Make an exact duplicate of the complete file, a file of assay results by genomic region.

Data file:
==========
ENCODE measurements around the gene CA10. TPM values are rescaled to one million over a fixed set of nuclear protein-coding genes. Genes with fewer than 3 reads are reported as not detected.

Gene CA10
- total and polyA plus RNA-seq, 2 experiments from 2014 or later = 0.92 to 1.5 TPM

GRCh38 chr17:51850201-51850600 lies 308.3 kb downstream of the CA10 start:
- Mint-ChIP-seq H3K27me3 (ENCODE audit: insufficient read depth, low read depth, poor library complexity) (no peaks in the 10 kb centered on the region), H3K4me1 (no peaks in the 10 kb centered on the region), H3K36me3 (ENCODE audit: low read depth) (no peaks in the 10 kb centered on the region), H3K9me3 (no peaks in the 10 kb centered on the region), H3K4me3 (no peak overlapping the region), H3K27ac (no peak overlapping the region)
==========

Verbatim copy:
ENCODE measurements around the gene CA10. TPM values are rescaled to one million over a fixed set of nuclear protein-coding genes. Genes with fewer than 3 reads are reported as not detected.

Gene CA10
- total and polyA plus RNA-seq, 2 experiments from 2014 or later = 0.92 to 1.5 TPM

GRCh38 chr17:51850201-51850600 lies 308.3 kb downstream of the CA10 start:
- Mint-ChIP-seq H3K27me3 (ENCODE audit: insufficient read depth, low read depth, poor library complexity) (no peaks in the 10 kb centered on the region), H3K4me1 (no peaks in the 10 kb centered on the region), H3K36me3 (ENCODE audit: low read depth) (no peaks in the 10 kb centered on the region), H3K9me3 (no peaks in the 10 kb centered on the region), H3K4me3 (no peak overlapping the region), H3K27ac (no peak overlapping the region)